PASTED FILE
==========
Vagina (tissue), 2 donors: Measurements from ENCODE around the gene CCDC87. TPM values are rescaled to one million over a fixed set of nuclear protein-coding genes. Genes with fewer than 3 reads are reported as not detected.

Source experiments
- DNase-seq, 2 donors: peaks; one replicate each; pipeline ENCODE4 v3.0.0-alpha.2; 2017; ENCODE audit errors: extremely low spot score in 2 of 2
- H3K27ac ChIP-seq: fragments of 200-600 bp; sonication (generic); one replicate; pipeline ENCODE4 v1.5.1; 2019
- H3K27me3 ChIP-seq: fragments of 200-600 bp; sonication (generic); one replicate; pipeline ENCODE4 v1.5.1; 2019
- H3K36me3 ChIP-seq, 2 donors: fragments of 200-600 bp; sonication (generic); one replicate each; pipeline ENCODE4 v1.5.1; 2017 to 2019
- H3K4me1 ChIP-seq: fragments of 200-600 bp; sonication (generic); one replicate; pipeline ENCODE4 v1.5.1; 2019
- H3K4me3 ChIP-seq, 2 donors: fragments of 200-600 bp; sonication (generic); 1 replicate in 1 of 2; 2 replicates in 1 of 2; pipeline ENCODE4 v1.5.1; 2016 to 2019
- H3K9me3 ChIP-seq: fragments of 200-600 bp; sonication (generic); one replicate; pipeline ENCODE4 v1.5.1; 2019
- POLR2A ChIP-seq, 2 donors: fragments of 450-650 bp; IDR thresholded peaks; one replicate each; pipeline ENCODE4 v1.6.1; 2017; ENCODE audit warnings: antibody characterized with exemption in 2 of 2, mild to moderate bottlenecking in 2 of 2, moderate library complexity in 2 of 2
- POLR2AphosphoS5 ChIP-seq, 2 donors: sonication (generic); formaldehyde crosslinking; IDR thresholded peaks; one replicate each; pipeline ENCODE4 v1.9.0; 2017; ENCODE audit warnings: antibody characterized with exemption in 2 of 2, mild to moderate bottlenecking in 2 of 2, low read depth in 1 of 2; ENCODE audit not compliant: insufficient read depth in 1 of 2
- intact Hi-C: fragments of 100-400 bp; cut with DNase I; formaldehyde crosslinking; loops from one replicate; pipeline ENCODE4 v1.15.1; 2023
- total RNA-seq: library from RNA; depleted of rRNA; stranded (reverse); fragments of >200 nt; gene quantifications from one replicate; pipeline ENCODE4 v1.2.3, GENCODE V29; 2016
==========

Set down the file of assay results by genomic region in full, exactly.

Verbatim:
Vagina (tissue), 2 donors: Measurements from ENCODE around the gene CCDC87. TPM values are rescaled to one million over a fixed set of nuclear protein-coding genes. Genes with fewer than 3 reads are reported as not detected.

Source experiments
- DNase-seq, 2 donors: peaks; one replicate each; pipeline ENCODE4 v3.0.0-alpha.2; 2017; ENCODE audit errors: extremely low spot score in 2 of 2
- H3K27ac ChIP-seq: fragments of 200-600 bp; sonication (generic); one replicate; pipeline ENCODE4 v1.5.1; 2019
- H3K27me3 ChIP-seq: fragments of 200-600 bp; sonication (generic); one replicate; pipeline ENCODE4 v1.5.1; 2019
- H3K36me3 ChIP-seq, 2 donors: fragments of 200-600 bp; sonication (generic); one replicate each; pipeline ENCODE4 v1.5.1; 2017 to 2019
- H3K4me1 ChIP-seq: fragments of 200-600 bp; sonication (generic); one replicate; pipeline ENCODE4 v1.5.1; 2019
- H3K4me3 ChIP-seq, 2 donors: fragments of 200-600 bp; sonication (generic); 1 replicate in 1 of 2; 2 replicates in 1 of 2; pipeline ENCODE4 v1.5.1; 2016 to 2019
- H3K9me3 ChIP-seq: fragments of 200-600 bp; sonication (generic); one replicate; pipeline ENCODE4 v1.5.1; 2019
- POLR2A ChIP-seq, 2 donors: fragments of 450-650 bp; IDR thresholded peaks; one replicate each; pipeline ENCODE4 v1.6.1; 2017; ENCODE audit warnings: antibody characterized with exemption in 2 of 2, mild to moderate bottlenecking in 2 of 2, moderate library complexity in 2 of 2
- POLR2AphosphoS5 ChIP-seq, 2 donors: sonication (generic); formaldehyde crosslinking; IDR thresholded peaks; one replicate each; pipeline ENCODE4 v1.9.0; 2017; ENCODE audit warnings: antibody characterized with exemption in 2 of 2, mild to moderate bottlenecking in 2 of 2, low read depth in 1 of 2; ENCODE audit not compliant: insufficient read depth in 1 of 2
- intact Hi-C: fragments of 100-400 bp; cut with DNase I; formaldehyde crosslinking; loops from one replicate; pipeline ENCODE4 v1.15.1; 2023
- total RNA-seq: library from RNA; depleted of rRNA; stranded (reverse); fragments of >200 nt; gene quantifications from one replicate; pipeline ENCODE4 v1.2.3, GENCODE V29; 2016